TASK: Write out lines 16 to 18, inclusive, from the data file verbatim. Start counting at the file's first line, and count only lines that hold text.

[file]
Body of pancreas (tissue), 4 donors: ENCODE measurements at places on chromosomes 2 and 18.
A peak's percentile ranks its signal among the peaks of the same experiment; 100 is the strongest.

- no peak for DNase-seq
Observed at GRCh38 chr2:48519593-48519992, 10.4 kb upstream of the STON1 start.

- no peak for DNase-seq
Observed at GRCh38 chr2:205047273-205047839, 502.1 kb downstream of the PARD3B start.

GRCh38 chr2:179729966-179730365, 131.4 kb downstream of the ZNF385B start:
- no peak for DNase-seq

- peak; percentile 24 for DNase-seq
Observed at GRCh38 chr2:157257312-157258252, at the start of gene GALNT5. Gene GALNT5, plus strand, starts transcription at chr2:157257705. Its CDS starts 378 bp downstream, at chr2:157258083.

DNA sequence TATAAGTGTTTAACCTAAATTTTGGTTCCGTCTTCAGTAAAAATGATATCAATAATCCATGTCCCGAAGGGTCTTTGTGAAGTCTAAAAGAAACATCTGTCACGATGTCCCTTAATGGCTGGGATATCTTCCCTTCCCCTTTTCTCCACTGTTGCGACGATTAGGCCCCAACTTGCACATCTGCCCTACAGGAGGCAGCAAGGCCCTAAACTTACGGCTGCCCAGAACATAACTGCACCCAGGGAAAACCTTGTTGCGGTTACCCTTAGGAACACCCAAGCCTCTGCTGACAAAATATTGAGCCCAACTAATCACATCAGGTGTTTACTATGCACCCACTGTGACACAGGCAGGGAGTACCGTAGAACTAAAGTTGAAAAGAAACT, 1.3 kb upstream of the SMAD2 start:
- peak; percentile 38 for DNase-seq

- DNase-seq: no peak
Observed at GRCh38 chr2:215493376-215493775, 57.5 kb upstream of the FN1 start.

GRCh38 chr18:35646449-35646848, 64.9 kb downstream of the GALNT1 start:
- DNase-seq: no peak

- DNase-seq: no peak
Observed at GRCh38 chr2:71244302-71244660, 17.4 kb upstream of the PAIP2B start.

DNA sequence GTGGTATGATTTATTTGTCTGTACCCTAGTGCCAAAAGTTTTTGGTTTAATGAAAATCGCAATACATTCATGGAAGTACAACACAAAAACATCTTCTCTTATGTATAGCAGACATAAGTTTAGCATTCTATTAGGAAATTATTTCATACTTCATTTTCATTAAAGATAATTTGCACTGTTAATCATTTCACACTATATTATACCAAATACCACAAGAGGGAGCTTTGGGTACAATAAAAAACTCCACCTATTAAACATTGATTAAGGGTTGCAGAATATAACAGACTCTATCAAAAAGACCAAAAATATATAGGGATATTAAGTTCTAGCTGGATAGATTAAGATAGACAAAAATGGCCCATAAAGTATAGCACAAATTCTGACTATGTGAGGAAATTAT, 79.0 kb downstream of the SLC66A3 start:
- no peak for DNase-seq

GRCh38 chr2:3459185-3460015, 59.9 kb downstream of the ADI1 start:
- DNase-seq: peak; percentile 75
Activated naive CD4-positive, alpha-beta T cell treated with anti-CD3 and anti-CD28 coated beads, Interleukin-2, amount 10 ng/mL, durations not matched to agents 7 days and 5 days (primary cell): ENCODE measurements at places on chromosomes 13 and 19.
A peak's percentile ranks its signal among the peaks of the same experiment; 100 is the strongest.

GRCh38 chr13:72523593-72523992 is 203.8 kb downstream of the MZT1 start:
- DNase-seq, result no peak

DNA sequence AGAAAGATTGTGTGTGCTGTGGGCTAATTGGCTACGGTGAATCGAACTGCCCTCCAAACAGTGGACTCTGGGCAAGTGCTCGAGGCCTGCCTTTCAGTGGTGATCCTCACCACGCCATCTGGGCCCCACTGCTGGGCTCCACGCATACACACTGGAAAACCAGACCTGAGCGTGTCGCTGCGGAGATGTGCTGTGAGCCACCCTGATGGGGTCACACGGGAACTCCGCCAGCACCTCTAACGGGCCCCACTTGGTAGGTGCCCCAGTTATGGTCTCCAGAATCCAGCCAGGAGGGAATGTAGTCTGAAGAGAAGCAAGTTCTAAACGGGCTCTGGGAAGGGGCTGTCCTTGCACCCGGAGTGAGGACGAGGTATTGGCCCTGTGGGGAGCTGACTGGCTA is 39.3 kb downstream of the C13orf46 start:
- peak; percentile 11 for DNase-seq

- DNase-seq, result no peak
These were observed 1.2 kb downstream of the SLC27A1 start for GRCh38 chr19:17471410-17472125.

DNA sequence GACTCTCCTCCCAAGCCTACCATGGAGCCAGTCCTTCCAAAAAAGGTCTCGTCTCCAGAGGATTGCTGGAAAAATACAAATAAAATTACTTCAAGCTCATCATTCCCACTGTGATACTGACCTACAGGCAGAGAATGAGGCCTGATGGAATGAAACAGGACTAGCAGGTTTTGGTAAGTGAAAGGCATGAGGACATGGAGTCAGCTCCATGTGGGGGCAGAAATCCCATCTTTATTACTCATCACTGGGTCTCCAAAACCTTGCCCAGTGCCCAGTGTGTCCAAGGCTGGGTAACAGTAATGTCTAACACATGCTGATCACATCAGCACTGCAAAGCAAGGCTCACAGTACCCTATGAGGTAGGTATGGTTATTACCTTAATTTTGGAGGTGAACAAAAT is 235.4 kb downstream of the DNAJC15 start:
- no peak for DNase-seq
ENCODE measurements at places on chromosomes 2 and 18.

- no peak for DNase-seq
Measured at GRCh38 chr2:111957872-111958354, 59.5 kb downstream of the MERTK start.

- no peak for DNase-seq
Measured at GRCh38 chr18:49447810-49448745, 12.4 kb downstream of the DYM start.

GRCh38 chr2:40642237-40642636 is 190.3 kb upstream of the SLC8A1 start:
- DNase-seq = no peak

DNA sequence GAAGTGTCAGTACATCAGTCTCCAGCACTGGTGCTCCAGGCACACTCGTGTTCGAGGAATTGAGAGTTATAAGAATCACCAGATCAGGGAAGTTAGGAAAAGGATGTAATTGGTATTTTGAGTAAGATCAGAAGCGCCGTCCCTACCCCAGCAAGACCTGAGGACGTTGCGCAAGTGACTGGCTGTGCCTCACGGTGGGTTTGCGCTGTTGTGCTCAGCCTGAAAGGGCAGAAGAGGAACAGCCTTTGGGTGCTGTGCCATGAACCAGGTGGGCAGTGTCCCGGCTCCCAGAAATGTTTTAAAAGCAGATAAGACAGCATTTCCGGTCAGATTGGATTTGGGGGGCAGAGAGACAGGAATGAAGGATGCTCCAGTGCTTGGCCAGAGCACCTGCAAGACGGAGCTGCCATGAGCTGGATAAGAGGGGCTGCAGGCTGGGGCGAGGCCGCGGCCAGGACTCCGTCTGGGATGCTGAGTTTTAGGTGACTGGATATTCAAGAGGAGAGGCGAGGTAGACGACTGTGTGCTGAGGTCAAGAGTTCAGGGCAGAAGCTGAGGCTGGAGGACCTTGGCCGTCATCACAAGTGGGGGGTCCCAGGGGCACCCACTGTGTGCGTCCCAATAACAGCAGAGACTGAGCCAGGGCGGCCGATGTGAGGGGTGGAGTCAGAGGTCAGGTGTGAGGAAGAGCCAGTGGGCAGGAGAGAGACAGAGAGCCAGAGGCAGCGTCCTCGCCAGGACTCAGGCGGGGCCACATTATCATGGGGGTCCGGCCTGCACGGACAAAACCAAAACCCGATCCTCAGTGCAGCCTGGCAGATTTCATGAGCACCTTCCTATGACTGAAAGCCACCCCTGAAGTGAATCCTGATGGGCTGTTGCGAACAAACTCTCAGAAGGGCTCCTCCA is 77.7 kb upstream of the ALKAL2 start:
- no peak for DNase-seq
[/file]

- DNase-seq: no peak

- DNase-seq: no peak
Observed at GRCh38 chr2:71244302-71244660, 17.4 kb upstream of the PAIP2B start.